Without visuals, all those tiny sounds that help paint a scene make all the difference. You might imagine the sound of distant birds or grass crunching on your feet don’t contribute much to painting a picture in your head, but you can tell a great deal of a story just by the subtle backgrounds, or things that aren’t explicitly described.

Case in point, in one episode of Magus Elgar, Elgar creates a balance potion and puts it away in a drawer, only for another character (who Elgar had made it for) to find it and promptly throw it away, not realizing what it was for. See if you can notice the detail in the show!

Now that you’ve made some episodes, what are some things you’ve learned?

I’ve learned a lot about managing dozens of people and how best to record those environments in a way that was more budget-friendly.

Another thing that I feel was a big mistake was not introducing our main villain until very late in the show. I was so afraid I’d lose my audience with the various complicated ideas I was presenting with my magic system, with Hearth, and with my blend of science and magic getting tossed in there, that I spent a few episodes introducing my world. Something I won’t be as worried about going forward.

What has been the most rewarding part of making this show?

I have a godson. He was around 5 years old when I first released Magus Elgar. When I offered to show him what I did, his eyes lit up and we listened to the first few episodes together. To hear him actually laugh at some of the jokes I made was just… It is an experience I seldom get to share. I’ve had people approach me and tell me how clever, how exciting, and most of all, how fun the show is. And that’s truly something that makes me feel like I have purpose in life.

What advice would you give to creators interested in making their own audio drama?

It’s not going to be pretty at first. It’ll be rough, it’ll seem like a mess, and it’ll be frustrating when you find yourself staring at that paltry view count at 3 AM. But keep at it. You’re not making this audio drama to make money or become famous. You’re doing it because you got a story to tell. And if you can get a handful of people that really love what you do, you’re doing it right.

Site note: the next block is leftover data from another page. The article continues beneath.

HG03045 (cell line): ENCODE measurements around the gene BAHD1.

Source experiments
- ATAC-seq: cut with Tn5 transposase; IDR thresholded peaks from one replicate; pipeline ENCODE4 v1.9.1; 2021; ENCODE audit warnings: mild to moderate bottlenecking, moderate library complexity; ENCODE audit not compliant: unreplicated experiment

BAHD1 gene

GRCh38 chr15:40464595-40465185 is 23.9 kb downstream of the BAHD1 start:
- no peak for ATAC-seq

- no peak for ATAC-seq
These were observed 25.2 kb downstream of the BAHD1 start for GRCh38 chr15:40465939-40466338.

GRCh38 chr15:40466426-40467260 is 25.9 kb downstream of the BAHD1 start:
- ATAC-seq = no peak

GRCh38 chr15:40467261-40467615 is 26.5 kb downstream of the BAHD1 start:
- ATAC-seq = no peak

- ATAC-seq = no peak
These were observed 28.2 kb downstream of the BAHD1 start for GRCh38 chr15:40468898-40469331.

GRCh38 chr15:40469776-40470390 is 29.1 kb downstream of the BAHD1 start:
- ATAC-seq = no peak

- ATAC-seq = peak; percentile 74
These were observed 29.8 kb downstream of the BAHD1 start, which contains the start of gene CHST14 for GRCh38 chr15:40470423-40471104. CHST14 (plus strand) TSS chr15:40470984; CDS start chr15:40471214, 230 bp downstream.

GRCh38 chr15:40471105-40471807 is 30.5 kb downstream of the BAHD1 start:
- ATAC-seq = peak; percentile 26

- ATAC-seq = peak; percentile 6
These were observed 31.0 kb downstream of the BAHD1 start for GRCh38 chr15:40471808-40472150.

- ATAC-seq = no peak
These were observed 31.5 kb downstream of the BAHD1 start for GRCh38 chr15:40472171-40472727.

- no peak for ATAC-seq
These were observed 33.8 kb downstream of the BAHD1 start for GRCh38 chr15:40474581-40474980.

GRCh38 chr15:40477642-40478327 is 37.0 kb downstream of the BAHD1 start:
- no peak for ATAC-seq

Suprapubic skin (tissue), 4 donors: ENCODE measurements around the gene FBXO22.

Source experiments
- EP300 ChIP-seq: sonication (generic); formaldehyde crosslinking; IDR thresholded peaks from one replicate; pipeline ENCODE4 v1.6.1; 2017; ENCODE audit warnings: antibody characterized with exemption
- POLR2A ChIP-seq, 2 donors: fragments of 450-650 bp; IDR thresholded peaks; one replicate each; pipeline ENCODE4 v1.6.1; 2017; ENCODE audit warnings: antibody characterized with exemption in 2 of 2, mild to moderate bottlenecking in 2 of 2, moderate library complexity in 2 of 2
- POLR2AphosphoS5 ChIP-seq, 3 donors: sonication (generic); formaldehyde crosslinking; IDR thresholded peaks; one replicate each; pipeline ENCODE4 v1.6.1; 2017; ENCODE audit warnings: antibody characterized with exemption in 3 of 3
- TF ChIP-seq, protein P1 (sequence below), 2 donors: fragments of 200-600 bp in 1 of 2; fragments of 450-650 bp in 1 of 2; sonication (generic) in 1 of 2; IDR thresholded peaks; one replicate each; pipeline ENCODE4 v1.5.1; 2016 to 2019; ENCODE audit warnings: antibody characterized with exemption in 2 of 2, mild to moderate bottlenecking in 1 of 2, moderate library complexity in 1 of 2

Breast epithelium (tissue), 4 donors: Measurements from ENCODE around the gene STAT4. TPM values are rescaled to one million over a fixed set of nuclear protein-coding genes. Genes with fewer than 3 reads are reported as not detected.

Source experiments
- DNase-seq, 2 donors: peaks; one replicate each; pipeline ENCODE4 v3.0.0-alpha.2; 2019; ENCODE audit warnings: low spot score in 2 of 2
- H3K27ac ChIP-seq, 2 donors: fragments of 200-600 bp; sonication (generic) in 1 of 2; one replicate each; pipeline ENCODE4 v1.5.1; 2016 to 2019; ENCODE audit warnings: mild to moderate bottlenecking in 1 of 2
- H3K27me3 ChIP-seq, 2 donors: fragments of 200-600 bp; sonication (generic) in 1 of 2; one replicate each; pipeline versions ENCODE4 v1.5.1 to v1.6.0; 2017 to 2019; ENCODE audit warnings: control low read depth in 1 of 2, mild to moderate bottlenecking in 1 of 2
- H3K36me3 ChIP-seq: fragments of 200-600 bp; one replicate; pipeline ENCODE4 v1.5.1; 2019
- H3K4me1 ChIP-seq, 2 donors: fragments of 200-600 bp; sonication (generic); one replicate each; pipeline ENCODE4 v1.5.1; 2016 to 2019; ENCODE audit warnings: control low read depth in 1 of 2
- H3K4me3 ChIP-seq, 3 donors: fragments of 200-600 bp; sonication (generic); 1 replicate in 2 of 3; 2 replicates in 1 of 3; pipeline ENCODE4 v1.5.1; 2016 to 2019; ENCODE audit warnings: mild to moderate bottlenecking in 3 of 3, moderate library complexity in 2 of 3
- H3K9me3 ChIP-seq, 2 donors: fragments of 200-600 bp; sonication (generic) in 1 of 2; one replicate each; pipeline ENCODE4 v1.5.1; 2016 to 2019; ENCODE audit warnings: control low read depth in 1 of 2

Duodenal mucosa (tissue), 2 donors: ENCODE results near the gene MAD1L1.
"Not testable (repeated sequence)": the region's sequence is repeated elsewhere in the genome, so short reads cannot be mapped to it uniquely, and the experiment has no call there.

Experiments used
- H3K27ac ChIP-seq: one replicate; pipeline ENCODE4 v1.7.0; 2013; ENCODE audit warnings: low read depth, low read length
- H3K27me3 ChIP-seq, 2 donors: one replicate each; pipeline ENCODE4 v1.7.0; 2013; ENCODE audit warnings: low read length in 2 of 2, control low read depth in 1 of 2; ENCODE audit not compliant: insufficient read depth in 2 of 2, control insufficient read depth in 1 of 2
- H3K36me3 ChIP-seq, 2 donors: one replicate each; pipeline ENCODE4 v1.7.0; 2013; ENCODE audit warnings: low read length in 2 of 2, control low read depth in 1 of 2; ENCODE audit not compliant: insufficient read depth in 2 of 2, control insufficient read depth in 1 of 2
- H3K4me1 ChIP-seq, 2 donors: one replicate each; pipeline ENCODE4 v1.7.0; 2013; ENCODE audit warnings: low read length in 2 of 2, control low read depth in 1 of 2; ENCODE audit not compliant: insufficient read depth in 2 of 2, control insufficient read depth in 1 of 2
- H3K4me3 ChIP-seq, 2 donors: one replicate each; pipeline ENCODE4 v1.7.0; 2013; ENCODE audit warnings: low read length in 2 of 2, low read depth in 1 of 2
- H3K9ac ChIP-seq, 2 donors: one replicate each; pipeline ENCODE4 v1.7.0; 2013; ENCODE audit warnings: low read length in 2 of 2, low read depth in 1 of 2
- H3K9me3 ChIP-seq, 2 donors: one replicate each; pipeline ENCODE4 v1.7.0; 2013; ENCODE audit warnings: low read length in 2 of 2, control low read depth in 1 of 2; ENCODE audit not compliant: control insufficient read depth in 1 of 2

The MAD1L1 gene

Episode art by the team of Zach Paulus, Nicolas “Cole” Jordan, and Shannon Allen

Do you have any pet peeves in making audio?

Something I really don’t like is when an audio drama treats its audience like they can’t figure out what’s going on by just the sound design. Some shows will go to painstaking lengths to describe exactly what a character is doing, and then follow up with perhaps one or two sound effects to relay that further.

Envelop your audience in sound. In many cases, there is precedence to show and tell. But trust your audience to use their ears; they’re smart cookies.

What excites you about being part of The Fantasy Network?

I’ve followed some of the works of TFN for a while. I was in college when I first watched The Gamers: Dorkness Rising, and I still get a kick out of Dark Dungeons. Now that I have the chance to show my own work among them, I really want to stretch my ideas and the world of Hearth far and wide.

What else can fans check out?

If you like Magus Elgar, I HIGHLY recommend you check out the other show I am working on that will be released later this year. Clutch! A Kobold Story will take place in the same universe as Magus Elgar, but many years before. It’s about three kobolds going on an adventure to find a new dragon master after accidentally killing their old one. It’s following the spirit of Terry Pratchett’s Discworld, where the world of Hearth is not contained to just one person, but can hold stories all over the Planetain. You can learn more (and meet the kobolds) at https://twitter.com/clutchkoboldz.

How can listeners stay connected with you and your shows?

Follow us on Twitter! Sometimes we’ll post updates about what we’re doing, fun facts about the world, and even when you can stream alongside the creator and watch it with him on Twitch!

If you want to support us, the best way to do that is to share our show, and talk about it. We do have a merch store, but mostly we just want to get the story out. So that once we get a season 2 Kickstarter going, we’ll have plenty of people willing to help us make that a reality!

Listen to new episodes of Magus Elgar on TFN Audio — streaming now!

About Michele

Michele has been writing and editing professionally since 1997. In 2017, she launched full-time into her own copywriting and editing business, serving marketing firms, service businesses, nonprofits, book publishers and consulting firms, as well as indie authors. She serves as Editor of the science fiction website Recursor.tv and The Fantasy Network News. Michele is also co-founder of Writing Well Creative Writing Workshop and a partner in Three Point Author Services.